One of the major value propositions of Azure AS (and this is true for many cloud technologies) is flexibility – spinning up more resources when demand spikes and turn things off when they aren’t – so that you’re only paying for what you need.
Consider your own Analysis Services environment. If it’s anything like the ones I’m used to seeing, demand spikes on a regular basis – e.g. beginning of the week or end of the period – and the rest of the time, demand is pretty flat or nonexistent (e.g. after hours). The hard pill to swallow (in most cases) is this: when purchasing server hardware, you have to buy enough resources (i.e. CPU, memory, etc) to handle the spikes – which can be insanely expensive. The very nature of this resource usage pattern will often lead to heated debates between the Analysis Services architect and the IT infrastructure team (especially true for virtual environments).
So, now that Azure AS is here, it’s time to start taking advantage of this new flexibility. Here’s a short list of some of the things we’ll want to be able to do programmatically:
- Pause/Resume an Azure AS instance
- Add/Remove an Azure AS instance
- Resize an existing Azure AS instance
- Measure Load (to detect “when” to scale)
The good news is that most of these items are already possible (or at least on the radar – please vote!) using the PowerShell!
However, before we can start testing this out, we need to get our PowerShell environment setup.
Note: If you’ve already been managing Azure resources via PowerShell, then you can probably skip most of the first section (Installing Azure PowerShell). On the other hand, if this is your first foray into programmatically managing Azure Resources, you’ll probably want a bit more highlevel introduction… in which case, start here before proceeding with the rest of this post.
Installing Azure PowerShell
The preferred way to install Azure PowerShell is to use PowerShell Gallery. You need the PowerShellGet module to use the PowerShell Gallery. This is available here: PowerShellGallery.com.
There are several options for installation, and I chose the MSI-based installer (for PowerShell 3 and 4):
With that out of the way, we’re ready to install the Azure Resource Manager and Azure Service Management modules:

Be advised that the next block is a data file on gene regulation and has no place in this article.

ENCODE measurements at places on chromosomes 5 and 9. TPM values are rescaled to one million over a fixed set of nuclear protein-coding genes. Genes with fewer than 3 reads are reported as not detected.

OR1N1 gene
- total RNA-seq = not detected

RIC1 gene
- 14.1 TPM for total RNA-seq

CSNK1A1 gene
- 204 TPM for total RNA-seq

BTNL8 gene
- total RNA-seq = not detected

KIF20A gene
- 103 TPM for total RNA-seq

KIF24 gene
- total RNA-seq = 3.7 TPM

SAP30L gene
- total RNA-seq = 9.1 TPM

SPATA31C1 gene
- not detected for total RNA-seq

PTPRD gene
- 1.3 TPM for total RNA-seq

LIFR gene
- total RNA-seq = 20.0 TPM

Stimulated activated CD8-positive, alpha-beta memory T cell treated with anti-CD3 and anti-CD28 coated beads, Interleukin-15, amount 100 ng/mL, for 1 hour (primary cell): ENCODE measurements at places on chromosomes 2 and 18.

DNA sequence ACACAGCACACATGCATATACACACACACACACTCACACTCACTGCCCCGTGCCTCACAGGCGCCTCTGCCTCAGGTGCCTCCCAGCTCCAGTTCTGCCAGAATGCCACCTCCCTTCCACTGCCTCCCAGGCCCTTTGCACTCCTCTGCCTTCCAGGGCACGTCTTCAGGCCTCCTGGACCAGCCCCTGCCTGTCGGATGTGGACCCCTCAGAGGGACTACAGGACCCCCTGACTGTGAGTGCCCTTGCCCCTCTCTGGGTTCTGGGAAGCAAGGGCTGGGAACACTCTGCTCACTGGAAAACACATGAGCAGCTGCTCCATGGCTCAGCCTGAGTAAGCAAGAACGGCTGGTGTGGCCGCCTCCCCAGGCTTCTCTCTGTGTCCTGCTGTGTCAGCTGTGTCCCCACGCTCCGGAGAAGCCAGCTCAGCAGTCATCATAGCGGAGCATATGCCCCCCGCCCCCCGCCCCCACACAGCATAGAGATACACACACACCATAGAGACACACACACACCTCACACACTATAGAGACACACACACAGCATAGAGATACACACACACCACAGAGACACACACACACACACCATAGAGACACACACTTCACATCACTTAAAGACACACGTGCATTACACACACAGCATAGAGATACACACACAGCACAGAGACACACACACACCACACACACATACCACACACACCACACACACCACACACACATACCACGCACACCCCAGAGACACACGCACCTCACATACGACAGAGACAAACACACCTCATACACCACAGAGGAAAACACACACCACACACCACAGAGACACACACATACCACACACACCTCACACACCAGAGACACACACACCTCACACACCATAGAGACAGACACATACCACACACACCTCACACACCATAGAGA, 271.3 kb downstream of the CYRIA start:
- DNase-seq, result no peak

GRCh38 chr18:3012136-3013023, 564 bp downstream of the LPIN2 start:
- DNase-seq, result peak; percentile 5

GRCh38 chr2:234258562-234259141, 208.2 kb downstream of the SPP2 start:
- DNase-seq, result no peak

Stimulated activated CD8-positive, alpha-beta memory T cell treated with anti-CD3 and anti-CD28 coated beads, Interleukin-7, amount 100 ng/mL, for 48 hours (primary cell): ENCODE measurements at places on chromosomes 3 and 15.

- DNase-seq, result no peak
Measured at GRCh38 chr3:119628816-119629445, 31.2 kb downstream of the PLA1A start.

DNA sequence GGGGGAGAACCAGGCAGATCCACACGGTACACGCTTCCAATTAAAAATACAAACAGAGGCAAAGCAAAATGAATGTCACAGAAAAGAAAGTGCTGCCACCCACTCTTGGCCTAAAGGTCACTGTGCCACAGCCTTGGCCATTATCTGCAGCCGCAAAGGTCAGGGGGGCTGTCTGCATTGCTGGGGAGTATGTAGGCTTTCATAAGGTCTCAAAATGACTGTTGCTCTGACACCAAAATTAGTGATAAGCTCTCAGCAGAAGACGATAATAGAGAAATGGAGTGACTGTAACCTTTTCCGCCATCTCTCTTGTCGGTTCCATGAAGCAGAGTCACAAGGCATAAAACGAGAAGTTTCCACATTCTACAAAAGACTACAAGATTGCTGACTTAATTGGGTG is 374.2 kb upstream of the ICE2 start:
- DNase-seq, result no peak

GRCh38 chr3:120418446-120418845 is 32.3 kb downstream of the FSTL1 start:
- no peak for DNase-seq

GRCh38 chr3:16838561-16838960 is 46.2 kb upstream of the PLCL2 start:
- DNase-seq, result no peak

# Install the Azure Resource Manager modules from the PowerShell Gallery Install-Module AzureRM # Install the Azure Service Management module from the PowerShell Gallery Install-Module Azure Install-Module Azure -Force # removes previous version first
Warning: PowerShellGet requires NuGet provider version ‘220.127.116.11’ or newer to interact with NuGet-based repositories.
Once that’s out of the way, the AzureRM package continues to install a bunch of packages:
Next up is the Azure Service Management module… however, as I’d already installed the 3.0 version, I needed to add the –Force parameter to get the 3.1.0:
Just to be sure, we can confirm our new modules have been installed:
# Confirm Azure modules are available Find-Module Azure,AzureRM
Note: for whatever reason, you may need to reboot your computer before the new commands will be available in the PowerShell ISE.
Finally, because this is such new tech, we need to manually install the AzureRM.AnalysisServices module – instructions here.
#Inspect Module before installing Save-Module -Name AzureRM.AnalysisServices -Path "C:\temp\" #Install Module Install-Module -Name AzureRM.AnalysisServices
This gives us several new cmdlets to help manage our Azure AS environment:
# Confirm Module/Commands Get-Module -ListAvailable Azure.AnalysisServices Get-Command -Module AzureRM.AnalysisServices
In the next post I’ll demonstrate how we can start using these new PowerShell cmdlets to manage our Azure AS environment in a way that allows us to flex up and down as needed to meet demand while minimizing cost. Stay tuned!